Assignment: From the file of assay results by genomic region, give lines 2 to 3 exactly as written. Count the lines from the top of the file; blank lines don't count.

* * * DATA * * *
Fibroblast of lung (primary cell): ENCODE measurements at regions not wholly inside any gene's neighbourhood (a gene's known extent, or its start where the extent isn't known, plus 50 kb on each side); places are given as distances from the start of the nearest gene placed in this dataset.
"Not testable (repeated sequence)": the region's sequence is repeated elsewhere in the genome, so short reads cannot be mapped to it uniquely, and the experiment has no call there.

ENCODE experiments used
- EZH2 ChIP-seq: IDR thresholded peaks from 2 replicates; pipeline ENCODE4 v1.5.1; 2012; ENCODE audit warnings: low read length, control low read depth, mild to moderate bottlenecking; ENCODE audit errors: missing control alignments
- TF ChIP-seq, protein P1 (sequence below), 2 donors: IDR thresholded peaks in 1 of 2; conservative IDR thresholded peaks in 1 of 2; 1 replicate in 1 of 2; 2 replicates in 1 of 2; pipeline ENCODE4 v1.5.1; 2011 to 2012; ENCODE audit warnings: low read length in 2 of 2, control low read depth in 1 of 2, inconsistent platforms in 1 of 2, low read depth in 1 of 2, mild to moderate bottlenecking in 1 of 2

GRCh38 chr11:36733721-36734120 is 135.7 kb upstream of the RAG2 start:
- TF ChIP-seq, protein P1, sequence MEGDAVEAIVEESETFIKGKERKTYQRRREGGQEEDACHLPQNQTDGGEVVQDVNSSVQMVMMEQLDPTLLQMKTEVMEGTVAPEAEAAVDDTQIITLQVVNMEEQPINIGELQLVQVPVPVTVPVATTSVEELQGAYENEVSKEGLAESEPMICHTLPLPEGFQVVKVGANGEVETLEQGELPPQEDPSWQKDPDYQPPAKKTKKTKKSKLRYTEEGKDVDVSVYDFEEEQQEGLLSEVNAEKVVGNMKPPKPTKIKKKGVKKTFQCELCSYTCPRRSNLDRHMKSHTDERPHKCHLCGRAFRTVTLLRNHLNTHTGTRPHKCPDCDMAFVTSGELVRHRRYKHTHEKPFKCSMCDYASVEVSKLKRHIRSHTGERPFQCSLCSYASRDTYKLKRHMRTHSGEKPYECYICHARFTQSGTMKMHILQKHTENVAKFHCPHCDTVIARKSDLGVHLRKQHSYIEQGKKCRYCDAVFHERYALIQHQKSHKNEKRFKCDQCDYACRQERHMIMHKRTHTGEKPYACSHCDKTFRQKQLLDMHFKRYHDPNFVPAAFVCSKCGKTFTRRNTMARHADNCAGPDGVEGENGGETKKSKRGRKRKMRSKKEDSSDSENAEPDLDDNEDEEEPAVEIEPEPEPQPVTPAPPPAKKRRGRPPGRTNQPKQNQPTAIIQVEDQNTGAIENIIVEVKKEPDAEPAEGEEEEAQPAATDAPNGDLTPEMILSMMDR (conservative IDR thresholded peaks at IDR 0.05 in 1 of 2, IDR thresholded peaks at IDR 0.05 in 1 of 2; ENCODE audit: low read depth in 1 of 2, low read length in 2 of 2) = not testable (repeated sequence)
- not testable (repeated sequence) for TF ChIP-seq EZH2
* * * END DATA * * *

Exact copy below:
"Not testable (repeated sequence)": the region's sequence is repeated elsewhere in the genome, so short reads cannot be mapped to it uniquely, and the experiment has no call there.

ENCODE experiments used